The extinction dinners were a way to make sure I didn’t get totally depressed—and more importantly, that my reader didn’t get totally depressed. I like to describe myself as a realistic optimist, and I really do feel we’re going to tackle these challenges and have a greener world in the future than we do now. I truly believe that. But reading about all of the extinction, I was like, “I can’t handle it,” so the dinners were a little respite from it.
Did you have a favorite meal?
The [poached pears with vanilla ice cream] were a definite highlight. I also liked the [Beyond] burger taste test. I thought it was fun seeing how people responded to that. My father is a fisherman and he’s a big, tough guy. He tried the Beyond Burger and loves them. That was the real surprise, and I think it is about having an open mind.
When I first read about Beyond and Impossible burgers I was skeptical too.
The developer of the Impossible Burger has said outright that he’s not building a product for vegans; he’s building a product for meat eaters to try and get them off of the burger. And hamburgers matter particularly in the U.S. About sixty percent of beef goes into burger form, and the average American eats three burgers a week. The amazing thing is that this one food has a huge environmental footprint, so solving the burger problem is really critical. I think eventually [the Impossible and Beyond burgers] are really going to take a big chunk of market share because they’re going to be cheaper, healthier and hopefully tastier than the animal product. It’s really interesting, because one of the ingredients [heme] that make it taste a bit like blood is a plant-based ingredient; it’s bacteria taken from soy root and growing yeast. It makes it [taste and look] so realistic.
You mentioned that your father is a fisherman, which makes me think about passenger pigeons again and comparing flocks of birds to schools of fish. Can what happen to those pigeons happen to fish?
The world’s fish stocks are the most vulnerable to extinction, and we haven’t had a lot of oceanic extinction because we didn’t get onto the oceans in a serious way until World War II when we could really be out there in big boats fishing and having factory ships. In the book, I talk about the tuna and how we’ve fished that down eighty percent to ninety percent [of their population]. If we want to have fish in the ocean we’re going to have to drastically scale down fishing or we will simply extinguish them. We’ve seen sturgeon being driven out of river after river. Salmon stocks are down. It’s a matter of time before we start pushing species over the brink unless we pull back.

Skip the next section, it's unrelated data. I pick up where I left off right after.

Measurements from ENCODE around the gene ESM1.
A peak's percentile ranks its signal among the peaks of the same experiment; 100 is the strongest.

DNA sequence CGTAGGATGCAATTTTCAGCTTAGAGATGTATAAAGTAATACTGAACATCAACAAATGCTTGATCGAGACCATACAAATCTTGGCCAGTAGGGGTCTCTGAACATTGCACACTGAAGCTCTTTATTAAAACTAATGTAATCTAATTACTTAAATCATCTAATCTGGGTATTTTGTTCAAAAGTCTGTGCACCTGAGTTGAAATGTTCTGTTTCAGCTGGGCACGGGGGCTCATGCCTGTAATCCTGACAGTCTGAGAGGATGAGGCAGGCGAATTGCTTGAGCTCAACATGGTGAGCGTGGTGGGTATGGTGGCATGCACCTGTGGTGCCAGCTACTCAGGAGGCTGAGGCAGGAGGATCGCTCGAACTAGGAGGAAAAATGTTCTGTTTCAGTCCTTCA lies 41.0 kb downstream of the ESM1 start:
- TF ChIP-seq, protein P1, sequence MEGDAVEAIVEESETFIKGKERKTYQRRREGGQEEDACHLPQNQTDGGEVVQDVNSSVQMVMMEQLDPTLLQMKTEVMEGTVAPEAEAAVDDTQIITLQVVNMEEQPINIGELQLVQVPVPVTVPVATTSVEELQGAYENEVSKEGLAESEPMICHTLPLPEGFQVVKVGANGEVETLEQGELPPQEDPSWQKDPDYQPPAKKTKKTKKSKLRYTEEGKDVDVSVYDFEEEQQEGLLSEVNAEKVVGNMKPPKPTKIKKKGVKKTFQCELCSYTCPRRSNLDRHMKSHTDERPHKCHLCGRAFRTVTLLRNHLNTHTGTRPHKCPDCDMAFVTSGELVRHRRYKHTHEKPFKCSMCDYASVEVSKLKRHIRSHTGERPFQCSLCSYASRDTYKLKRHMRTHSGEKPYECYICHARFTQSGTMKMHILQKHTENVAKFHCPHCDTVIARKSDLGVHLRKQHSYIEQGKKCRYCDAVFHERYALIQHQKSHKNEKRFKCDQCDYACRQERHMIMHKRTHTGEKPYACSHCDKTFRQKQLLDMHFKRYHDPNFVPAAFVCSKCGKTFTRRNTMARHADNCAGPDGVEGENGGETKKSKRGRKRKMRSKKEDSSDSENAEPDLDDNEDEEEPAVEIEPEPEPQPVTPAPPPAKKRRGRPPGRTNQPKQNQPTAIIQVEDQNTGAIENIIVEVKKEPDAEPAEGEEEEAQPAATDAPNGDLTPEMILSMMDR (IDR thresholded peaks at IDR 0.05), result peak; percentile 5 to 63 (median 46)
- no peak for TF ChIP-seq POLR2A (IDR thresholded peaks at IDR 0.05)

There’s an argument for a moratorium on ocean fishing for a while. And we know it can come back. We just about drove the whale species of the world to extinction—and we did actually push a couple into extinction—but we know whale populations have rebounded over the past hundred years and they’re starting to be healthy again. Fish are a wild food. We can’t see the damage directly because we don’t know how many are actually there; we can’t see them. It’s just too easy to push them into extinction.
Do you find it difficult to live a lifestyle accommodating for this?
A person just has to do it. We just do what we can. A good case can be made for mindful eating. People shouldn’t get so serious that they lose the fun, because food is fun and important culturally.
What is the most important takeaway from Lost Feast?
We have to think about what we eat and be aware of the impact it has on the environment. We have to preserve the natural world—the wild spaces of earth—if we’re going to have a food system that works, because they’re not separate and we see them as separate. We tend to see things as the cute animals that we pet, the animals that we eat, and the wild animals that we go on safari to take pictures of. And they’re all intertwined. It’s only one system. We have to preserve wild spaces and think about what we eat. Eating plant-based is a really good, really easy thing that everyone can do to some degree. Any time you substitute plant-based for meat, you’re helping lower your environmental impact.